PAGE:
Date of Award
Master of Arts
Modern Foreign Language
A New York City taxi driver loses a fare because he does not know Spanish. A corporate president waits in silence while an interpreter closes a deal with important Japanese investors. A nurse in Maine cannot diagnose a complaint because the patient is French-Canadian. A government scientist learns about the latest breakthrough in solar energy a full year after it happened, because the news first came out in Russian. All of these people could do their work better if they knew a foreign language, yet none of their jobs would seem to require a language.
The connection between foreign languages and jobs may not be obvious to people who assume that foreign languages are used only by interpreters, translators, or foreign language teachers. But if a job applicant has another skill--almost any other "marketable" skill--plus a foreign language, his or her chances of finding an interesting job are good, and often a lot better than for someone who does not have any language skills at all. Today's job market is difficult. Employers can afford to be highly selective, and an extra skill often makes the difference. A good engineer who speaks German is more likely to be hired by a Swiss firm's American branch than an engineer with equivalent qualifications who speaks nothing but English.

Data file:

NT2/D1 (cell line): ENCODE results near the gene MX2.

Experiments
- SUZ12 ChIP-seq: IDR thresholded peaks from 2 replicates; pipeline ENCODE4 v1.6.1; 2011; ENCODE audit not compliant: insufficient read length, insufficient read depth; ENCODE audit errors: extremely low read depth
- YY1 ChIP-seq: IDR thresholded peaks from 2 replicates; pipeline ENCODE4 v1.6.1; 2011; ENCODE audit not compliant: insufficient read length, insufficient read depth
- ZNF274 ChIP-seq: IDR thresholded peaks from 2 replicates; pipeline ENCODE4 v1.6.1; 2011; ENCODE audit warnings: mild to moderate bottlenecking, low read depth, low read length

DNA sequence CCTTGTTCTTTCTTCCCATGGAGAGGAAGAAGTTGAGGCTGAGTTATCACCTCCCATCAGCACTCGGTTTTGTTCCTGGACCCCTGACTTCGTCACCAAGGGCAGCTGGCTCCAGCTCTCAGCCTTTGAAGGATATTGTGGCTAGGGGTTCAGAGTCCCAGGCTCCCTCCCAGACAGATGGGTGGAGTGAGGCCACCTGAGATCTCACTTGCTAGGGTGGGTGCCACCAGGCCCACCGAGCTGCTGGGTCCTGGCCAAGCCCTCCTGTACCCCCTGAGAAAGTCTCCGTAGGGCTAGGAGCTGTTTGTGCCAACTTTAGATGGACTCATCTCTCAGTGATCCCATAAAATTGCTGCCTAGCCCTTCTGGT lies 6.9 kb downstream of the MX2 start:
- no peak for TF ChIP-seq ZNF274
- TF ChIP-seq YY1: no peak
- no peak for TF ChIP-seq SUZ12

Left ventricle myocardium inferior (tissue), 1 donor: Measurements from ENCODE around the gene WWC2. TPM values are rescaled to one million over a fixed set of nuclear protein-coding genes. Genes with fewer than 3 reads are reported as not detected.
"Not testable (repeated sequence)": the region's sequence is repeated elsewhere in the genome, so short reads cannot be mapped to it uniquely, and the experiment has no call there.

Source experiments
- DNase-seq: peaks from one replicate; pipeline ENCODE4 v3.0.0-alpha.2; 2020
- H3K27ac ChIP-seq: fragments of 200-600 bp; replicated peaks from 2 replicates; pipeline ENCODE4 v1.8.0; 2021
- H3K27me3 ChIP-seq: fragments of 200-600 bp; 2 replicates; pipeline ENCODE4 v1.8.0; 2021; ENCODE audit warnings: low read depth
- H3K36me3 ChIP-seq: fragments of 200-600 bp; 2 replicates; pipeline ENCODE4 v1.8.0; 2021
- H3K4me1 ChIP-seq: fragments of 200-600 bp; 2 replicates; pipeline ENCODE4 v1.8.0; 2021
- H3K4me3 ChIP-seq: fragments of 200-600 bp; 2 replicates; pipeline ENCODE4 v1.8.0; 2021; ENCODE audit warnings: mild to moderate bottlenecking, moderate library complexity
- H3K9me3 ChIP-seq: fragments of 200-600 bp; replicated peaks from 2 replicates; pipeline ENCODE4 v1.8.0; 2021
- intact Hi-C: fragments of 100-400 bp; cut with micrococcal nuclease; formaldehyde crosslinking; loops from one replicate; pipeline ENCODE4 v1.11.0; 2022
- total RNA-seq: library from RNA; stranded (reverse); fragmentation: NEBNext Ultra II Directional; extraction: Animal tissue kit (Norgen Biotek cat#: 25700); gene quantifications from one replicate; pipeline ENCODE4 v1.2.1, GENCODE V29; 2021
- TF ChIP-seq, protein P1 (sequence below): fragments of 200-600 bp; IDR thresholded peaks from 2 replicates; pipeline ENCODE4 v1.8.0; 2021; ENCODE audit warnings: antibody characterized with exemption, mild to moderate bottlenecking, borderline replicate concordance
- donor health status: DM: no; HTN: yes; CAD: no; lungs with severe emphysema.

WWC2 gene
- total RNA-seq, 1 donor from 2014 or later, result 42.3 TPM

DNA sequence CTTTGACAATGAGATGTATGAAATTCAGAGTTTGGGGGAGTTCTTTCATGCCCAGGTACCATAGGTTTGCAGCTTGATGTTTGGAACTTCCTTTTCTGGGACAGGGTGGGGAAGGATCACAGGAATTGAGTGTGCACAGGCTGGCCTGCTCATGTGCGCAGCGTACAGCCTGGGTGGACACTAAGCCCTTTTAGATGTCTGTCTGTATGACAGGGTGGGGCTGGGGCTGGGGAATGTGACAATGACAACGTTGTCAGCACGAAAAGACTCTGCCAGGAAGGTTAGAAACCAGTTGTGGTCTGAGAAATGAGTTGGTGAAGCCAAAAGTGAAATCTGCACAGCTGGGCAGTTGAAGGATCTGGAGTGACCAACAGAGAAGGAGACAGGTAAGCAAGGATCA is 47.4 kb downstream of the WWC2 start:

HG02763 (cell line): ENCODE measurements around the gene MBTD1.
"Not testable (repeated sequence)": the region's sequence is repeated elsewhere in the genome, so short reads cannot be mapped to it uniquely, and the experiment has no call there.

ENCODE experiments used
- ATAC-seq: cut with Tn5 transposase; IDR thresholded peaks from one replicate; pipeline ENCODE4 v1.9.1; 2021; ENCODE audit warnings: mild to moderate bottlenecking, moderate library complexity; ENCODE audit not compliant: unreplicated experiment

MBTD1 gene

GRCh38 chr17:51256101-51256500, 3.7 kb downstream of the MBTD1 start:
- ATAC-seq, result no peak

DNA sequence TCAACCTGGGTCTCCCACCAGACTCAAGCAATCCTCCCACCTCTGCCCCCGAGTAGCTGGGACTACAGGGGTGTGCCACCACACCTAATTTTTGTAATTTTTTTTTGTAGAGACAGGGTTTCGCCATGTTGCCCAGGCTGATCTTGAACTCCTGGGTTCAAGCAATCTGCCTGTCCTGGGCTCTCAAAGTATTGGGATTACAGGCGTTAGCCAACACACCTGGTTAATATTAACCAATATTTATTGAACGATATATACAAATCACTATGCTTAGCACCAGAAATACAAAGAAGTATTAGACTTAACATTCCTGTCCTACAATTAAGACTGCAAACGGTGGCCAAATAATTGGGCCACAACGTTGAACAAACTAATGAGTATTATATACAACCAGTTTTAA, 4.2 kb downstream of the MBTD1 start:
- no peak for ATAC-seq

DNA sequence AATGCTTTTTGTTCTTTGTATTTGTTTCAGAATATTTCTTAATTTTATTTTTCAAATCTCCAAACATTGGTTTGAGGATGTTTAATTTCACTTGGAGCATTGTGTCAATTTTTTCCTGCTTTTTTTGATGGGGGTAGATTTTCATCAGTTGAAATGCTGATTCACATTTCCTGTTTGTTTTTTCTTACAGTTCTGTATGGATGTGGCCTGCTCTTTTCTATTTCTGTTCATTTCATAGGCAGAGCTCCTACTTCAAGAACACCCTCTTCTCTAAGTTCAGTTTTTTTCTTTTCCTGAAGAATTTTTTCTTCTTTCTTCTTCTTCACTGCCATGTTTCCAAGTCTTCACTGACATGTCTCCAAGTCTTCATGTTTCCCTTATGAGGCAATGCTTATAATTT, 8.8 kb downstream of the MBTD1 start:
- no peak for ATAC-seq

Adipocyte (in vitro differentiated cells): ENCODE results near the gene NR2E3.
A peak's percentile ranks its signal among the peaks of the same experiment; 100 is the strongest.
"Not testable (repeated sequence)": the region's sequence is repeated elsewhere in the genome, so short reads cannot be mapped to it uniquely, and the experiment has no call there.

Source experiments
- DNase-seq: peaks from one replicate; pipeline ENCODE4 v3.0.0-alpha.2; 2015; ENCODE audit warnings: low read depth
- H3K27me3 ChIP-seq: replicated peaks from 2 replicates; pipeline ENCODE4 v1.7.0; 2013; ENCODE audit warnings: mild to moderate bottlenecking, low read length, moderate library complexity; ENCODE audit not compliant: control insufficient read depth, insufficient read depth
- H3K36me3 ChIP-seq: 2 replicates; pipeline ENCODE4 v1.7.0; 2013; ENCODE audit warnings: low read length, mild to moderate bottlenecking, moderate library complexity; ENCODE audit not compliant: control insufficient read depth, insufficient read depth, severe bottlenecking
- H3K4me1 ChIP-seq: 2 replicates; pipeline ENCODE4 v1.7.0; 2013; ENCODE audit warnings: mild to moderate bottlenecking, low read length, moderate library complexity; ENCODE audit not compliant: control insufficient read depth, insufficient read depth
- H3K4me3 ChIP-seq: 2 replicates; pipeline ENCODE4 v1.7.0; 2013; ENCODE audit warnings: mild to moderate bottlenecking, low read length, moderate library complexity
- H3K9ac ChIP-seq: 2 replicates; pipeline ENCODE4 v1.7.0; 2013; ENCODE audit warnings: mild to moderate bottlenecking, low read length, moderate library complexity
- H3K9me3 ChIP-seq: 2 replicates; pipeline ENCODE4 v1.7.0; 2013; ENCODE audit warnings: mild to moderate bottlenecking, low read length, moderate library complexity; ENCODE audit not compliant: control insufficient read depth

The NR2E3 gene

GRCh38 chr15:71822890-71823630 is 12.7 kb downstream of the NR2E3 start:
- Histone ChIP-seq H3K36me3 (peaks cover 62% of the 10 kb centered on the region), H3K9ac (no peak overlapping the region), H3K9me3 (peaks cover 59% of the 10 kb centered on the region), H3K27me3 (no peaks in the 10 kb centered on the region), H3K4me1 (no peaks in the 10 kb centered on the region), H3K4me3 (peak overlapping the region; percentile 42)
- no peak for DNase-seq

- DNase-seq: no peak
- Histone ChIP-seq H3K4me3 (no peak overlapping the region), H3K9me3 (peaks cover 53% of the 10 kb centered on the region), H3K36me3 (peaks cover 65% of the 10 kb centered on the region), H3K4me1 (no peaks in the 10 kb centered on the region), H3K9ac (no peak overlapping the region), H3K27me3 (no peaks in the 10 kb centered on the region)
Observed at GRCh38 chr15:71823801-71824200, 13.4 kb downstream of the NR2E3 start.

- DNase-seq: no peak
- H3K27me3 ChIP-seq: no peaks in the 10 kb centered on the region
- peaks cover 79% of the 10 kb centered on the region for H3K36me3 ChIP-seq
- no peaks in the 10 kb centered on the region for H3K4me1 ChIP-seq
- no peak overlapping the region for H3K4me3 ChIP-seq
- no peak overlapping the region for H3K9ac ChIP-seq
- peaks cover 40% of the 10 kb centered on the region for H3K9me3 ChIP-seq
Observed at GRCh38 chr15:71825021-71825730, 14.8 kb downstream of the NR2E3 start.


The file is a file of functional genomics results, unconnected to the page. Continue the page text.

Brown, Patricia Lightfoot, "Job opportunities in Virginia for foreign language students" (1978). Master's Theses. 419.